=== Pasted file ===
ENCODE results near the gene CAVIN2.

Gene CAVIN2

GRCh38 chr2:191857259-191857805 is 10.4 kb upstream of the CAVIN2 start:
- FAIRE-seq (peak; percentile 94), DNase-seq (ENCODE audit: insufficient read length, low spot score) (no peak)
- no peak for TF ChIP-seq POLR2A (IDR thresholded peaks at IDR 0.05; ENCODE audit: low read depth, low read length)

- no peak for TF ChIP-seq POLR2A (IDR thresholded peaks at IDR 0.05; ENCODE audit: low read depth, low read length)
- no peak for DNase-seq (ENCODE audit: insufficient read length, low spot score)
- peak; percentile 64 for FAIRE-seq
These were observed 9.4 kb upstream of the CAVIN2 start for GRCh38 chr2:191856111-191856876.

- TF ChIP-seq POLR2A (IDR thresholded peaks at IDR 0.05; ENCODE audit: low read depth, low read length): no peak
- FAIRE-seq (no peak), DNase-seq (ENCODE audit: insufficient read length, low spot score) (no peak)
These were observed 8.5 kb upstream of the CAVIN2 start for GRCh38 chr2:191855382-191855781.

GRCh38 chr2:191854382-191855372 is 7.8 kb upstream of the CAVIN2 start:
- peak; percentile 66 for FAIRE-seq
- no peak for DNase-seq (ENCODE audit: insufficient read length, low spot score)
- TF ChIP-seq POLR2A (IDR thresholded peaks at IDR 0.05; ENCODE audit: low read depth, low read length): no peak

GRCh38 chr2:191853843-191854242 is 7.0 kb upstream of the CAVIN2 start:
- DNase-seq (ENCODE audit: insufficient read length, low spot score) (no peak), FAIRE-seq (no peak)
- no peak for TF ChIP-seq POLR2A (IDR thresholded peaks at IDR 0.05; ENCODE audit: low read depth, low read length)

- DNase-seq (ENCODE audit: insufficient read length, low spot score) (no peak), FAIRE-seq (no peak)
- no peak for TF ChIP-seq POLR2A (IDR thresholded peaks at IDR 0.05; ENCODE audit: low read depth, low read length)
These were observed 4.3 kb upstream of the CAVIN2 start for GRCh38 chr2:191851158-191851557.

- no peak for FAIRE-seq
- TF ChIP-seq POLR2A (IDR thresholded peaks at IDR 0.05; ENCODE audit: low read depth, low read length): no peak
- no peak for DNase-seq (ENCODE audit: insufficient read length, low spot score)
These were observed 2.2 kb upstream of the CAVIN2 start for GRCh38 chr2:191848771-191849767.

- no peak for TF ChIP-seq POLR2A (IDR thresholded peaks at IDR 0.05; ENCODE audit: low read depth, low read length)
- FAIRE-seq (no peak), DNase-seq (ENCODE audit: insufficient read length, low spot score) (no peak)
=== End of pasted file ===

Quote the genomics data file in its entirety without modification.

ENCODE results near the gene CAVIN2.

Gene CAVIN2

GRCh38 chr2:191857259-191857805 is 10.4 kb upstream of the CAVIN2 start:
- FAIRE-seq (peak; percentile 94), DNase-seq (ENCODE audit: insufficient read length, low spot score) (no peak)
- no peak for TF ChIP-seq POLR2A (IDR thresholded peaks at IDR 0.05; ENCODE audit: low read depth, low read length)

- no peak for TF ChIP-seq POLR2A (IDR thresholded peaks at IDR 0.05; ENCODE audit: low read depth, low read length)
- no peak for DNase-seq (ENCODE audit: insufficient read length, low spot score)
- peak; percentile 64 for FAIRE-seq
These were observed 9.4 kb upstream of the CAVIN2 start for GRCh38 chr2:191856111-191856876.

- TF ChIP-seq POLR2A (IDR thresholded peaks at IDR 0.05; ENCODE audit: low read depth, low read length): no peak
- FAIRE-seq (no peak), DNase-seq (ENCODE audit: insufficient read length, low spot score) (no peak)
These were observed 8.5 kb upstream of the CAVIN2 start for GRCh38 chr2:191855382-191855781.

GRCh38 chr2:191854382-191855372 is 7.8 kb upstream of the CAVIN2 start:
- peak; percentile 66 for FAIRE-seq
- no peak for DNase-seq (ENCODE audit: insufficient read length, low spot score)
- TF ChIP-seq POLR2A (IDR thresholded peaks at IDR 0.05; ENCODE audit: low read depth, low read length): no peak

GRCh38 chr2:191853843-191854242 is 7.0 kb upstream of the CAVIN2 start:
- DNase-seq (ENCODE audit: insufficient read length, low spot score) (no peak), FAIRE-seq (no peak)
- no peak for TF ChIP-seq POLR2A (IDR thresholded peaks at IDR 0.05; ENCODE audit: low read depth, low read length)

- DNase-seq (ENCODE audit: insufficient read length, low spot score) (no peak), FAIRE-seq (no peak)
- no peak for TF ChIP-seq POLR2A (IDR thresholded peaks at IDR 0.05; ENCODE audit: low read depth, low read length)
These were observed 4.3 kb upstream of the CAVIN2 start for GRCh38 chr2:191851158-191851557.

- no peak for FAIRE-seq
- TF ChIP-seq POLR2A (IDR thresholded peaks at IDR 0.05; ENCODE audit: low read depth, low read length): no peak
- no peak for DNase-seq (ENCODE audit: insufficient read length, low spot score)
These were observed 2.2 kb upstream of the CAVIN2 start for GRCh38 chr2:191848771-191849767.

- no peak for TF ChIP-seq POLR2A (IDR thresholded peaks at IDR 0.05; ENCODE audit: low read depth, low read length)
- FAIRE-seq (no peak), DNase-seq (ENCODE audit: insufficient read length, low spot score) (no peak)